Are you feeling a little housebound? Do the “sheltering in place” and “social distancing” guidelines seem a little restrictive to your four walls at home? Lincoln County residents have a glorious option which also complies with the COVID-19 health and safety measures.

If you are resident here, chances are pretty likely you love the ocean. And while beachcombing offers great recreation and treasure hunting, there is another choice which includes bringing home dinner. Clamming and crabbing might seem daunting to a novice, but local expert Cameron Rauenhorst (a.k.a. Captain Clameron), is on hand to share the basics on how, when and where to go for the bounty of the sea.

Let’s start with clamming. There are many species of clams in our coastal waters. The main ones harvested include razors, cockles, softshells, gapers and purple varnish clams.

“All clamming is to be done at low tide, the lower the better” Rauenhorst said. “Razor clams are harvested on the ocean shores, but the majority of other clams are found in bay estuary environments.”

Rauenhorst said one of his favorite spots to harvest bay clams is at the Alsea Bay in Waldport, but that Siletz Bay and Yaquina Bay offer easy access and clean estuaries, as well. Popular harvesting maps, directions for clamming access points and rules and regulations are on the Oregon Department of Fish and Wildlife’s website at

Rauenhorst said most clams require no special equipment, just a bucket and some sort of digging device.

“My favorite species are purple varnish clams, as they are easy to find, you can dig them up with your hands, and you can get up to 72 per person, per day,” he said, adding, “Plus, I like harvesting purple varnish because they are considered invasive species. I feel like I’m doing my part to rid the bay of invasives, as well as feeding my family.”

Rauenhorst recommends doing research before heading out, so you know what to look for, what to expect, what to do, and how to dress. YouTube videos are plentiful and the ODFW website at gives more information on the species of Oregon clams, in addition to restrictions. As of this writing, harvesting razor clams is closed from Cascade Head to the California border.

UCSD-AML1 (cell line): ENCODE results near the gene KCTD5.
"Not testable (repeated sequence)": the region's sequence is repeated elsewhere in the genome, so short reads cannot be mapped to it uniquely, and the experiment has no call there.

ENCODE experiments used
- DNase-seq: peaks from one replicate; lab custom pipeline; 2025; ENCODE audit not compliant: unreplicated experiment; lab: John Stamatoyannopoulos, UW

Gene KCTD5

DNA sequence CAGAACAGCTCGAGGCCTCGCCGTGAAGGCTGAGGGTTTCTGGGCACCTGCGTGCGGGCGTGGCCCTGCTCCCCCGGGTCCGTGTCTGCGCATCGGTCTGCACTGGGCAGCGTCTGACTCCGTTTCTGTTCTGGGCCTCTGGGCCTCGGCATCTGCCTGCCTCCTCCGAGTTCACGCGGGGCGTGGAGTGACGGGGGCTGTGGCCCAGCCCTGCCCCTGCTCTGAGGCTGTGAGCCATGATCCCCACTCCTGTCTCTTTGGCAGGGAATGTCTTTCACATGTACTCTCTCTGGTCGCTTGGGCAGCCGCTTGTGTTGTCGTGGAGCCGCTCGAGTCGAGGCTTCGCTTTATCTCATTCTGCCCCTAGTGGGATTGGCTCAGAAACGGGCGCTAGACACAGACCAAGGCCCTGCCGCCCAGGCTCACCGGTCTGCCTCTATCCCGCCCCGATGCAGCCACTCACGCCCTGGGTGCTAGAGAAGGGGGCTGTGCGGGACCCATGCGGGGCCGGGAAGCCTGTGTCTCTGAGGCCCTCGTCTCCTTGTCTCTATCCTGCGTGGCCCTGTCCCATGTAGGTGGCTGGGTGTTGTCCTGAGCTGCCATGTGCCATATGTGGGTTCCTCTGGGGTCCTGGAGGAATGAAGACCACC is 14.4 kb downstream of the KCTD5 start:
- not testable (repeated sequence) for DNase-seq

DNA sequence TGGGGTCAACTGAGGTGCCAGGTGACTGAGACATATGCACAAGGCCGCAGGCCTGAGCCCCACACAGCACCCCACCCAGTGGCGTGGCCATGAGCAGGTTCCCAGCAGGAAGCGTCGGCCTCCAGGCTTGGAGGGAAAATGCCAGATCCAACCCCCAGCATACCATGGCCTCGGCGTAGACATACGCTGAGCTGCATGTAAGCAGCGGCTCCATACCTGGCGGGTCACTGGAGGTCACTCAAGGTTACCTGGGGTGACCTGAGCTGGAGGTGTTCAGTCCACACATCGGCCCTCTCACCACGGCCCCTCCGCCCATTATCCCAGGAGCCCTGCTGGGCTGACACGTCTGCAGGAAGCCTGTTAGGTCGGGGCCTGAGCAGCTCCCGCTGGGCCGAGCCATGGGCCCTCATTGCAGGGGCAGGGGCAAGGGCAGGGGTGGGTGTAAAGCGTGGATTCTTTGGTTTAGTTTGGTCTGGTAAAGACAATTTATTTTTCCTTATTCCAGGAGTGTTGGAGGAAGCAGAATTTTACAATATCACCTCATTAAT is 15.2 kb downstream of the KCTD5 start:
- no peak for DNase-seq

Crabbing is a popular recreational pastime and commercial business on the Oregon Coast.

“Crabbing is to be done at high tide, and depending on what type of equipment is used, crabbing can sometimes begin a few hours before high tide and last a few hours after,” Rauenhorst said. “There are many different traps out there, but some require a boat or a deep enough place to drop them. I like to use traps that hook onto my fishing pole, that way I can cast them from the beach. And the stinkier the bait, the better — you can use mink, fish heads, chicken backs, liver, etc.”

“As with clamming, everyone has their favorite spots for crabbing, and it depends on what type of traps you have, Rauenhorst added. “I have been successful crabbing in Taft, Newport, Waldport, and Brookings. I have even hunted crabs in the tide pools at Seal Rock — Red Rocks are dominant there, but you can find some Dungeness too if you’re lucky.” He gives his clients a real-life demonstration on how to identify crabs and tell the difference between males and females – called “Sexing and Sizing 101.”

For more information on the types of species and regulations, go to

ODFW does require a shellfish license for everyone 12 and older. To purchase licenses, go to or go to a local vendor.

Rauenhorst has been educating the public about clams and crabs (and other topics on the Oregon Coast) since 2006 as a seasonal park ranger assistant for Oregon State Parks. After 12 years, he branched out on his own to start Captain Clameron’s Excursions. It is his passion to connect others to all of the valuable resources that the Oregon coast has to offer and treat them with respect.

Check out his website at; email him at or call 541-654-1633.

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